Expectations about when life might return to something like a ‘pre-Covid normal’ vary widely across the globe, according to a new World Economic Forum-Ipsos survey.
The survey was based on the online responses of 21,011 adults from 30 countries around the world.
It found that, on average, 59% of people expect something like ‘normal’ will return within the next 12 months.
But there were significant differences in different countries. In Saudi Arabia, Russia, India and mainland China, over 70% of adults expect life will return to a pre-Covid normal within a year.
By comparison, 80% of people in Japan think it will be longer, with more half in France, Italy, South Korea and Spain agreeing.
South Africa also leans towards the more cautious end of the scale, with 49% of South Africans believing it will take longer than a year for things to return to normal. 36% believe life will return to normal in the next four to 12 months, and 15% believe things will be back to normal within three months.
Containment of Covid-19
Opinions on when the pandemic will be contained also closely matched opinions on a return to normal – suggesting that people believe the two to be closely linked.
On average, 58% of those surveyed expect the pandemic to be contained within the next year. Some countries – India, mainland China and Saudi Arabia, for example – are more optimistic.
But, four-in-five in Japan and more than half in countries including Australia and Sweden expect it will take more than a year for the pandemic to be contained.
50% of South Africans believe that it will take longer than a year for Covid-19 to be successfully contained in the country.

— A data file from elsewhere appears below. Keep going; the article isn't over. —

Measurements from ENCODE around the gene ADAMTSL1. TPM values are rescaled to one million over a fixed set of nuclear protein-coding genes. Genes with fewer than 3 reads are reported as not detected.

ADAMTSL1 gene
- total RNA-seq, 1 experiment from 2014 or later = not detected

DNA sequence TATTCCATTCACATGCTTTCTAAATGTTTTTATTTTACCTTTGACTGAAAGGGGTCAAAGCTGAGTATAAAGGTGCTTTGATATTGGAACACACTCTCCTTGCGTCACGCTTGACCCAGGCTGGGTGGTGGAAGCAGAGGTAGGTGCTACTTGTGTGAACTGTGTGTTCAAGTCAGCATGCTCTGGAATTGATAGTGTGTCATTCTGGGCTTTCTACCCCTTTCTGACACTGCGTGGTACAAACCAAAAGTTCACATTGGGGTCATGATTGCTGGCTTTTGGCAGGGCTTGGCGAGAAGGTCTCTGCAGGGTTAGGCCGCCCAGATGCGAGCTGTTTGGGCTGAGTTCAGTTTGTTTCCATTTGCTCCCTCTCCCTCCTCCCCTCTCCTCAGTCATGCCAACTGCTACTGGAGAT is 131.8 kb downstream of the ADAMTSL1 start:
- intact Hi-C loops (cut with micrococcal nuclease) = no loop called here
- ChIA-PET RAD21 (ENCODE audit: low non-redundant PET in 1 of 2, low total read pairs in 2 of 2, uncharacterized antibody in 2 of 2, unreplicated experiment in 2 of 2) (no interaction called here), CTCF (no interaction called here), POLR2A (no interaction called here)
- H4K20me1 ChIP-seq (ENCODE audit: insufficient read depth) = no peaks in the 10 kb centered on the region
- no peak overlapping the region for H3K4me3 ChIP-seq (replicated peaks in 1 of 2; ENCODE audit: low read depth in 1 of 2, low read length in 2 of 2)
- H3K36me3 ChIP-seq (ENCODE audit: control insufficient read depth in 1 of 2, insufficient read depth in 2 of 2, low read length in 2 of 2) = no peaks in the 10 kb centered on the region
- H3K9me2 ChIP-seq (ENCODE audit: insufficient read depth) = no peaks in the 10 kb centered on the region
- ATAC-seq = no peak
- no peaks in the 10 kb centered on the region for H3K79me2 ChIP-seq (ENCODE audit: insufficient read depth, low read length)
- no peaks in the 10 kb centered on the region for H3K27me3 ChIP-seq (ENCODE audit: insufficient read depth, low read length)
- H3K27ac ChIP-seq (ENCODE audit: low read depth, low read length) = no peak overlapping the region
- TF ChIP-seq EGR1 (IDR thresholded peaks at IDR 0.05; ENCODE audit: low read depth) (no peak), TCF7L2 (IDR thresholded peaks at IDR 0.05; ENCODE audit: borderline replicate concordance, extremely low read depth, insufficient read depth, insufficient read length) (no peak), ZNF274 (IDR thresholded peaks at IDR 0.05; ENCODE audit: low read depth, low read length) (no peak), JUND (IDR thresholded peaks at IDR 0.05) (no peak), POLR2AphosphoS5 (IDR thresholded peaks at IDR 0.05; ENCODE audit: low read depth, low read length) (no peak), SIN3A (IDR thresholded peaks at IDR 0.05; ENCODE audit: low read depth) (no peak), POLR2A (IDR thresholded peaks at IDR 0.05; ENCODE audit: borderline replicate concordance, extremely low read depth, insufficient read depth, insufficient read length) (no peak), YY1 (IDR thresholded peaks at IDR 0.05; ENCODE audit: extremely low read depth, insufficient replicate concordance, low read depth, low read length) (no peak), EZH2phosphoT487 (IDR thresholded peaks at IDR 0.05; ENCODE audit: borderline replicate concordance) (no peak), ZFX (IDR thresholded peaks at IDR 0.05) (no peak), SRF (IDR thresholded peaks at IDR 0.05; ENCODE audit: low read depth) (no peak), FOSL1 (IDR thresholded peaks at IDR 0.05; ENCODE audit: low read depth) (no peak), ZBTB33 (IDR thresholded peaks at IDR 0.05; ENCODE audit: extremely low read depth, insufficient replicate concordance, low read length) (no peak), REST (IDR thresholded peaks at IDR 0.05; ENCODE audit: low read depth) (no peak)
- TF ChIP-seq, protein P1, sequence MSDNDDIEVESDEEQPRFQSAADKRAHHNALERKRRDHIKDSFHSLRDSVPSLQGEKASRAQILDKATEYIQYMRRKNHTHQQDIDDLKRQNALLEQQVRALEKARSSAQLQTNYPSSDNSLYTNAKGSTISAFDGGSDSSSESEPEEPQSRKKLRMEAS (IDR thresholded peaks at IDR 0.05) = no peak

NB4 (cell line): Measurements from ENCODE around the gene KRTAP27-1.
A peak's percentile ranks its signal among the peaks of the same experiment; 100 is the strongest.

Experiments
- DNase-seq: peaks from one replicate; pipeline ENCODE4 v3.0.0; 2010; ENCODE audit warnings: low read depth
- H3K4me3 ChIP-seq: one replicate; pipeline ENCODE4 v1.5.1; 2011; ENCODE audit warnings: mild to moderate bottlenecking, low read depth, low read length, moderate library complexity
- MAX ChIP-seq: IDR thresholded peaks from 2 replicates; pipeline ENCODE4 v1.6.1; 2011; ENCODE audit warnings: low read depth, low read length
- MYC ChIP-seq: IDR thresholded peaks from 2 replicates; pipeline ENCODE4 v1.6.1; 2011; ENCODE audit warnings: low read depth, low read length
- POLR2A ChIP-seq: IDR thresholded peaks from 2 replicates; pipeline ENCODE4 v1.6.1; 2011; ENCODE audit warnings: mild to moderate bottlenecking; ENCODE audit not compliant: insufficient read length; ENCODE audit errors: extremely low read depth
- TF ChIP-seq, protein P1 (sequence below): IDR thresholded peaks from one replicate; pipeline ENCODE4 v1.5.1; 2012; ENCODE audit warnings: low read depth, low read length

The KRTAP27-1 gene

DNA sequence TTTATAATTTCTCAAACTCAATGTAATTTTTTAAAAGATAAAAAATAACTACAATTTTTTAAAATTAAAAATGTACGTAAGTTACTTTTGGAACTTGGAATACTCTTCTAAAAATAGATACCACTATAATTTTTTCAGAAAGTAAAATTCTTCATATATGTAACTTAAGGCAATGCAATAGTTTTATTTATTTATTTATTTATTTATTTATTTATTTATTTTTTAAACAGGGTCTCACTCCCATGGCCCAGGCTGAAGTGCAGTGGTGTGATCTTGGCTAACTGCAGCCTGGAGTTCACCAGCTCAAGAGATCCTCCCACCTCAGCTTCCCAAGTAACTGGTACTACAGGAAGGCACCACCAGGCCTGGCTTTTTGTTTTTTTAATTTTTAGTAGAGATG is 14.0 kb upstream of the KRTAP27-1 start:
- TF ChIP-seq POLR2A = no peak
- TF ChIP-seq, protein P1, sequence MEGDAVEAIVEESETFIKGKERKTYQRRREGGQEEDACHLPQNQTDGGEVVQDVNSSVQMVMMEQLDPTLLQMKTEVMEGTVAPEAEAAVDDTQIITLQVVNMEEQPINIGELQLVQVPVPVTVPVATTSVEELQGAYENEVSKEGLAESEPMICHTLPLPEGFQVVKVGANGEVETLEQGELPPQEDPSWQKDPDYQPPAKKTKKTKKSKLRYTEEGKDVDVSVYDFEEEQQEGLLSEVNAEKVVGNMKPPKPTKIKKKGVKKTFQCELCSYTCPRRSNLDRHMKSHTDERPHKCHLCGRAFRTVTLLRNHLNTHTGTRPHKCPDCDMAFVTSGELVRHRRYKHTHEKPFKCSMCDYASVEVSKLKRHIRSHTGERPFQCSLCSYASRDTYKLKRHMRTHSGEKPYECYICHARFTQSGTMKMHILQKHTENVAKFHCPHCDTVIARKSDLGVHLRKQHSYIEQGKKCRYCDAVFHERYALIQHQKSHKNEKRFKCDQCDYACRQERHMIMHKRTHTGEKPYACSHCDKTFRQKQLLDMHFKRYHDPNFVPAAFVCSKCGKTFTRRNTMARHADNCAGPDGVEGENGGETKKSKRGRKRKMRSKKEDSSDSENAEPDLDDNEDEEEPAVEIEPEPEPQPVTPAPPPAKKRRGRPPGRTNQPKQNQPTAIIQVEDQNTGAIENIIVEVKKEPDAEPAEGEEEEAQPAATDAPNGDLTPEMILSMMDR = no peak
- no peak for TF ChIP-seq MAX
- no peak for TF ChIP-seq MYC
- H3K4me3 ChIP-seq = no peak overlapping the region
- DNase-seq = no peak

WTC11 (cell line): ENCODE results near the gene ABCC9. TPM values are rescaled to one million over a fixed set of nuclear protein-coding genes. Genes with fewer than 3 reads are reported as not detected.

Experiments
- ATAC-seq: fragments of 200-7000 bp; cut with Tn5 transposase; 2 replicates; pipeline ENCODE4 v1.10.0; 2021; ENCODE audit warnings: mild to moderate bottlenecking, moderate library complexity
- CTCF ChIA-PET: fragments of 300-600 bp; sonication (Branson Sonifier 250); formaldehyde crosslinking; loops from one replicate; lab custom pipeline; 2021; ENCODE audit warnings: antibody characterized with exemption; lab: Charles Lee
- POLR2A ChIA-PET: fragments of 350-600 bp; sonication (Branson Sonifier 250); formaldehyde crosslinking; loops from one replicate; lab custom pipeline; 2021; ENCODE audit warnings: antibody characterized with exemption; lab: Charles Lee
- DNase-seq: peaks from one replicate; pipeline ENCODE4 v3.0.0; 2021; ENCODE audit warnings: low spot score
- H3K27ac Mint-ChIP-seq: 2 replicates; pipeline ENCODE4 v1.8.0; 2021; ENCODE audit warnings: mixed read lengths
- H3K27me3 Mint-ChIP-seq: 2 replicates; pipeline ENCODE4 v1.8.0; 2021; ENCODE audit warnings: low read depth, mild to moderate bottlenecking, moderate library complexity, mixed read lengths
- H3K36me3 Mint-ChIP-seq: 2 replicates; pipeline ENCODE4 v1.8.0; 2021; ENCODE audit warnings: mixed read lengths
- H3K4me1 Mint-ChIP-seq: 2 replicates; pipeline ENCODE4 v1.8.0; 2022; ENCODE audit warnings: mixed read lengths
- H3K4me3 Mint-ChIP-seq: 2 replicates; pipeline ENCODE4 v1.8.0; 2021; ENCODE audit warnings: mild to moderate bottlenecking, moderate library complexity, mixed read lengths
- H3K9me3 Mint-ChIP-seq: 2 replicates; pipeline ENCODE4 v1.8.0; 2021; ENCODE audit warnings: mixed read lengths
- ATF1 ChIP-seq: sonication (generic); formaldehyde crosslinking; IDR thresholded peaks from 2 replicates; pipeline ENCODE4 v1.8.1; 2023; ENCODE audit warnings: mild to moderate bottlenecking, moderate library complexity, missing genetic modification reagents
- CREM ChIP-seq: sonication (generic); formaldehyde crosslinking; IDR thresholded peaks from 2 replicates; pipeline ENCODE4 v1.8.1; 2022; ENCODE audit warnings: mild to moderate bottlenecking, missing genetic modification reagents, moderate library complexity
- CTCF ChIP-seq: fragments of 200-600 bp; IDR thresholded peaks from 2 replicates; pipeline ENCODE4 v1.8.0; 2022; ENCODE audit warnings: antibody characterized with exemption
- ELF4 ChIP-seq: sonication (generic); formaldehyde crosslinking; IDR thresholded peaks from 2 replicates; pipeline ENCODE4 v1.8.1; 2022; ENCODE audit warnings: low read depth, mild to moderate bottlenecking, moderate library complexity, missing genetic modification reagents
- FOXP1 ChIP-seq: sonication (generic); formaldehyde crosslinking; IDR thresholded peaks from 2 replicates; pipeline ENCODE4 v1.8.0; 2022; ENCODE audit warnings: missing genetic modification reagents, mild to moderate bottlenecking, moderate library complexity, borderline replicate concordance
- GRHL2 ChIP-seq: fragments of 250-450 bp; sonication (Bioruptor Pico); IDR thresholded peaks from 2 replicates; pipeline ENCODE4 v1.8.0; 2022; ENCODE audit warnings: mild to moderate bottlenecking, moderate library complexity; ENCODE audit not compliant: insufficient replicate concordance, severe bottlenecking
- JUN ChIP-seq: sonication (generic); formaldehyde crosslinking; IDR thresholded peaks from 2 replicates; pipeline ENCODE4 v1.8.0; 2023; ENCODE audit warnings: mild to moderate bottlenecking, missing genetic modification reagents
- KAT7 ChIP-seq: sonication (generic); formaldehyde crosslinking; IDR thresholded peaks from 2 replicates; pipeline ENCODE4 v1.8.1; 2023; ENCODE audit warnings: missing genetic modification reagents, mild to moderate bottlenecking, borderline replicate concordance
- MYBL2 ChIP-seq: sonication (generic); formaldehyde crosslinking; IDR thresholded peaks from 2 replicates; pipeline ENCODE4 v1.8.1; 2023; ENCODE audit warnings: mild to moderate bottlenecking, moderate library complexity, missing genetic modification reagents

The survey also asked people about the pandemic’s impact on their mental health. An average of 45% of adults globally said their mental and physical health has become worse since the beginning of the pandemic.
However, since the beginning of 2021 nearly as many say it has improved as those who say it has worsened.
South Africa is expected to ramp up its Covid-19 vaccinations over the coming months, with phase 2 of the country’s vaccination plan now scheduled to begin on 17 May.
In a media briefing last week, Health minister Dr Zweli Mkhize said that the country has now secured a combined 51 million jabs in the agreements that have been signed with various drug makers, aimed at 42 million people.
Mkhize said the government is still working hard to procure more jabs to ensure that those who may be unaccounted for or undocumented, are also immunised to reach herd immunity.
On Monday (12 April), South Africa reported 931 new Covid-19 cases, taking the total reported to 1,558,458.
Deaths have reached 53,322, a daily increase of 66, while recoveries have climbed to 1,483,296, leaving the country with a balance of 21,840 active cases. The total number of vaccines administered is 288,408.